Working with an ELAR collection for your dissertation

By ELAR Archive|July 2, 2020|Research|0 comments

This week on the ELAR blog, SOAS graduate Rebekah Hayes tells us about her experience using an ELAR collection for her MA dissertation. Rebekah completed her MA in Language Documentation and Description at SOAS in 2019, and is now a Research Fellow on the True Echos research project at the British Library.

Green landscape with mountain and clouds in the background

Deposit page image for Timothy Brickell’s ELAR collection ‘Tonsawang: a collaborative multimedia project documenting an endangered language of North Sulawesi’

Why did you choose to work with an ELAR collection?

I decided to work with an ELAR collection for three reasons, two of which were time and financial restrictions. Although I did my MA part-time over two years, I was working throughout and it would have been tricky to both take time out for fieldwork and to fund fieldwork myself. Thirdly, I started working at ELAR in April 2018 so by the time I began to plan my dissertation, I was well acquainted with the collections and wanted to make use of them in my work!

How did you choose the language/collection?

I’ve always been interested in syntax and Austronesian languages so I already had clear areas of interest on which to base my search. I used ELAR’s website to look for collections within the geographic region that I was interested in and then explored the materials that were in relevant collections.

I decided to use Dr Timothy Brickell’s deposit ‘Tonsawang: a collaborative multimedia project documenting an endangered language of North Sulawesi‘. The collection materials are nearly all open-access and they include audio and video recordings, as well as ELAN files.

What kind of interaction was there with the depositor?

I initially contacted Dr Brickell in December 2018 as I wanted to ask permission to use his collection for my dissertation work. Although the collection was mainly open access, I wanted to ensure that my research wouldn’t overlap with his own research/publishing plans. Dr Brickell was very helpful in answering my questions over the following months and letting me know about updates to the collection materials and his own analysis.

Was there anything that made the work with the collection particularly easy or hard?

A benefit to working with the collection was the inclusion of annotated transcriptions in the form of ELAN files. Transcription is very time-consuming – especially with a dissertation deadline! – so it was helpful to have this work already completed for the 11 texts I used In my sample.

A challenge was using corpus-based texts to conduct morphosyntactic research instead of using elicited data; the dataset could provide only positive evidence and couldn’t show what was ungrammatical. Due to the nature of the texts and my small sample size, I also wasn’t able to carry out different subjecthood tests, for example. However, I was still able to carry out my research and – as I noted in my dissertation – using secondary data will become more necessary for studying languages that are no longer spoken.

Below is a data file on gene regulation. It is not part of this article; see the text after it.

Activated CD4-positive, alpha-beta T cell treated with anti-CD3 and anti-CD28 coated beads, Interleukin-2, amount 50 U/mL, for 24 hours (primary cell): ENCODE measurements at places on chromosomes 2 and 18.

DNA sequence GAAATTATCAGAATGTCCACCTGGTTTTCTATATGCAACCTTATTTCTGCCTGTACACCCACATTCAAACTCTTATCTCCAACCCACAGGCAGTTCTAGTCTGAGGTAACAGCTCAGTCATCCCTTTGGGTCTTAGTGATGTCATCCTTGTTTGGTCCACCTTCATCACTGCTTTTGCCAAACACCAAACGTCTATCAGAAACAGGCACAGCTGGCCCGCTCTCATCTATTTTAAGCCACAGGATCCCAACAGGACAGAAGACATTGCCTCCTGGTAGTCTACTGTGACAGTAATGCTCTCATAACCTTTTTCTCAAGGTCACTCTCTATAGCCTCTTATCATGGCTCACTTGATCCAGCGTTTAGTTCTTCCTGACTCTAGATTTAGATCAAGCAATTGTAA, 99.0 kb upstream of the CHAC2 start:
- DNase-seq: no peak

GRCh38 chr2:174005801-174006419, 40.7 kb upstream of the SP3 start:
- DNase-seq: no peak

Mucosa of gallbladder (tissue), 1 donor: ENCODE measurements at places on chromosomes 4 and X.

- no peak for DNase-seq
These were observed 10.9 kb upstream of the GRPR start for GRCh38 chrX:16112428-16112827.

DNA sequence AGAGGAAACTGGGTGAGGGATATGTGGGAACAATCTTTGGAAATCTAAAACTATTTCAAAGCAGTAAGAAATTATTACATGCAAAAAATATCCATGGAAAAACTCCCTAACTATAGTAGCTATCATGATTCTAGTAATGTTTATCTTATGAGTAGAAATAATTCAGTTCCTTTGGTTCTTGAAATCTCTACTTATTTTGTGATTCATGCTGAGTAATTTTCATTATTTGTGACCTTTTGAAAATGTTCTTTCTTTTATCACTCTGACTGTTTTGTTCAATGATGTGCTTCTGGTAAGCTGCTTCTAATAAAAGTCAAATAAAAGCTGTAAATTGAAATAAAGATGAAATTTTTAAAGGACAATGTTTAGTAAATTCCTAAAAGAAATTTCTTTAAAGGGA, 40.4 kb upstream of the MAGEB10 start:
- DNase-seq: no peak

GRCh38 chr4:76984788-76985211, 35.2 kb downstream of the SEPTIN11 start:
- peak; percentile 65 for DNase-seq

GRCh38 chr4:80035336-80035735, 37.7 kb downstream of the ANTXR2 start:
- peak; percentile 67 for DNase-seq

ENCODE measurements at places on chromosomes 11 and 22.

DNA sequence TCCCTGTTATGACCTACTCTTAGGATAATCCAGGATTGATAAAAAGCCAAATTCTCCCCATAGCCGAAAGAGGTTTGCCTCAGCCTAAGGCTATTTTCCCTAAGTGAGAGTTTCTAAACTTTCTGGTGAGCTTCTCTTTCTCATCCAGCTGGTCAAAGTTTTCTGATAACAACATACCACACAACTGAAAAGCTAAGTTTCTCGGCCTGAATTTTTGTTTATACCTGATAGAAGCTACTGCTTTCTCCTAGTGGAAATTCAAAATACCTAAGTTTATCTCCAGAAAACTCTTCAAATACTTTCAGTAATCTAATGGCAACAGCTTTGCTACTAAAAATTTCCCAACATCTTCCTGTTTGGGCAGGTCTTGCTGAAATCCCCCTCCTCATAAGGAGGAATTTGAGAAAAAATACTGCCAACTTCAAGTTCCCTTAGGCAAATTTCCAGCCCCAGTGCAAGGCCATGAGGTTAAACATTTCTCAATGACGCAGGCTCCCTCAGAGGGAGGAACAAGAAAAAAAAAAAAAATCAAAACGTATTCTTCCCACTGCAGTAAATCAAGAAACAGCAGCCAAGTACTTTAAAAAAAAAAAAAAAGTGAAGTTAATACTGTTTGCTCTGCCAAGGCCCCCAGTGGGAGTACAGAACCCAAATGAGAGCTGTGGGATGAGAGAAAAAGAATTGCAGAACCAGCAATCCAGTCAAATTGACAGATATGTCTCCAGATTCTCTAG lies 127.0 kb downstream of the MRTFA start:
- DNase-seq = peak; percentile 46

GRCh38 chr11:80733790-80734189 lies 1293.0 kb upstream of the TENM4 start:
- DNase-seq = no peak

Were there any surprises?

As part of my research, I wanted to find where Tonsawang fits within the typology of Western Austronesian languages. These languages have symmetrical voice alternations but can be subdivided into Philippine-type or Indonesian-type based on different morphosyntactic criteria. I expected Tonsawang to be Philippine-type like other languages in Northern Sulawesi (Himmelmann 2005; Blust 2013).

In fact, I found that although some features of the language suggest Tonsawang is Philippine-type, others like case-marking and constituent order indicate that the language is Indonesian-type. I suggested this could be due to structural change because of language endangerment and because Tonsawang could be a transitioning from a Philippine-type language to a more Indonesian-type language (Hemmings 2015, 2016).

Do you have any recommendations for students thinking about working with someone else’s data/with archival collections?

I would firstly recommend having clear research interests before looking for collections that you might want to use. It certainly helps for narrowing down your search, especially considering the large number of collections that ELAR holds!

For the same reason, it’s probably best to start looking early. You don’t want to be disappointed if you can’t find exactly what you’re looking for in terms of language, linguistic interests, or the type of materials. You also want to have plenty of time to get familiar with a collection before deciding whether to go ahead. Lastly, even if the materials are open-access, I would recommend getting in touch with the depositor so you can learn about any updates to the collection and about the depositor’s research.

 

Thanks for sharing your experience with us Rebekah!

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References

Blust, R.A. 2013. The Austronesian languages. Revised edition. Canberra: Pacific Linguistics.

Brickell, T.C. 2016. Tonsawang: a collaborative multimedia project documenting an endangered language of North Sulawesi (Minahasa and Minahasa Tenggara, Indonesia). Endangered Languages Archive, SOAS. [Online]. Available from: https://elar.soas.ac.uk/Collection/MPI1035088.

Hemmings, C. 2015. Kelabit Voice: Philippine-Type, Indonesian-Type or Something a Bit Different Transactions of the Philological Society. 113(3). pp.383–405. doi: https://doi.org/10.1111/1467-968X.12071.

Hemmings, C. 2016. The Kelabit language: Austronesian voice and syntactic typology. PhD, SOAS University of London.

Himmelmann, N.P. 2005. The Austronesian languages of Asia and Madagascar: typological characteristics. In: A. K. Adelaar and N. P. Himmelmann, eds. The AustronesianLanguages of Asia and Madagascar. Oxford: Routledge. pp.110–181.

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